Do you happen to know? Did Goodman ever change his mind about Wallace's innocence, or did he stick to his guns?

                I am of the rather boring opinion that the answer to this mystery is far from certain, and that perhaps the various "solutions" offered up over the years say more about the individual theorist themselves than about what actually happened that night. Maybe it's partially genetic; some are born Blue, some are born Red. Some are born Parry, others are born Wallace. I tend to give a lot of weight to 'character,' and so I don't dismiss Parry. Intellectually, however, I can readily understand why many want to pin it on the amateur chemist.

                I also used to think that "Ripperologists" were a rough, overly opinionated lot. Then I started reading this thread. Now I realize they are ***** cats. I wouldn't turn my back on anyone on this thread if a fireplace poker was within 200 yards. Cheers


                Comment


                • Originally posted by rjpalmer View Post
                  I am of the rather boring opinion that the answer to this mystery is far from certain,
                  Hi RJ - I think frustrating, rather than boring, opinion and one which most posters, I think, share. I have splinters from sitting on the fence so long, but have fallen onto the side of the garden which suggests it was more likely Wallace than Parry.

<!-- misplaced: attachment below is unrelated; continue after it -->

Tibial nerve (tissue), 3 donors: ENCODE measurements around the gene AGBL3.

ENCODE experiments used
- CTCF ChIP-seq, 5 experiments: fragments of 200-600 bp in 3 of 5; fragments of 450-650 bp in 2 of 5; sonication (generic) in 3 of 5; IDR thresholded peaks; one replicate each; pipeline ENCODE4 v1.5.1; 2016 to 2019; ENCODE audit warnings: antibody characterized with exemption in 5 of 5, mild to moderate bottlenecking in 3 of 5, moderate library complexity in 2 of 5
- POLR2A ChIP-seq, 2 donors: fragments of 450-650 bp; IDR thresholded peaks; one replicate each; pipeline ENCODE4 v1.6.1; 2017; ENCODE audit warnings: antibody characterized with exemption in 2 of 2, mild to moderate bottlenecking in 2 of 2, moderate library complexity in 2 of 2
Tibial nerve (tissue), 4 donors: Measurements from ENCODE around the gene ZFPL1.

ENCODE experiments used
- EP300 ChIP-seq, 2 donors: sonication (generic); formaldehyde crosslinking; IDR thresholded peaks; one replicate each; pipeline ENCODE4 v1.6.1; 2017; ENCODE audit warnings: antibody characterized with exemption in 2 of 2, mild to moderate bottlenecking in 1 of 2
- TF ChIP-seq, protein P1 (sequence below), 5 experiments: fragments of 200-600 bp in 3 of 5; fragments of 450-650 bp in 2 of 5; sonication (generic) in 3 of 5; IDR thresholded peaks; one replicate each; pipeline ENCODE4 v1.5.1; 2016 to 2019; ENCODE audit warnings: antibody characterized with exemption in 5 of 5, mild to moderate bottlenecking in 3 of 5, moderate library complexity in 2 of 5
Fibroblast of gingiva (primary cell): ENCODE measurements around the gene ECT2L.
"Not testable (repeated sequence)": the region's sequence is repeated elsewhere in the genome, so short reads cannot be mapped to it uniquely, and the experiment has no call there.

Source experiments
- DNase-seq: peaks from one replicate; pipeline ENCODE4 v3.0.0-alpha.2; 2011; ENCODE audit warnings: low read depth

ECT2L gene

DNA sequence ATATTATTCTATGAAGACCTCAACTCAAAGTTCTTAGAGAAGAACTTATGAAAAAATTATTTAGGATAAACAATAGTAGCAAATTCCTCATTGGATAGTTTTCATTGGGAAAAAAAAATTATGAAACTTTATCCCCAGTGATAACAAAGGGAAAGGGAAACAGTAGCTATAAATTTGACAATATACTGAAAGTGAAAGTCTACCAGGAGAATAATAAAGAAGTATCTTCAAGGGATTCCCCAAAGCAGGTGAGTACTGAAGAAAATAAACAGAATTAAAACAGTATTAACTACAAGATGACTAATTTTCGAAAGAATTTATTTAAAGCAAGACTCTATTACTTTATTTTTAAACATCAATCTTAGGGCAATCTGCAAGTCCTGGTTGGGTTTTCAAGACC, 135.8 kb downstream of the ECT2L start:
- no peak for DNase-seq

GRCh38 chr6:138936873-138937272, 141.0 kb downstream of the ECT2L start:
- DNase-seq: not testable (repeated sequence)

Originally posted by rjpalmer View Post
                  I also used to think that "Ripperologists" were a rough, overly opinionated lot. Then I started reading this thread. Now I realize they are ***** cats. I wouldn't turn my back on anyone on this thread if a fireplace poker was within 200 yards. Cheers.
                  I am assuming that the five asterisks say ***** (if that comes up with 5 asterisks, I will know that ***** is not considered a slang word for cat on this site). But you are correct, this case seems to raise more intense passions than the JtR threads.

                  Comment


                  • I think the JTR case sucks because it's unsolveable IMO. Until Scotland Yard release the case files (which they refuse to), it can't be solved. It could literally be ANYONE, any random person. Could even be someone not even ever named as a suspect, who nobody had even really heard of... Like Joe Bloggs down the lane...

                    On the other hand, the Wallace case is solveable. Not to the point where it's enough proof to prosecute someone, but enough to where it's like "yeah you almost definitely had a hand in it you bastard". The odds it's a totally unknown person are much lower.
                    Last edited by WallaceWackedHer; 02-10-2019, 03:00 PM.

                    Comment


                    • Originally posted by rjpalmer View Post

                      Hi Herlock.

                      Do you happen to know? Did Goodman ever change his mind about Wallace's innocence, or did he stick to his guns?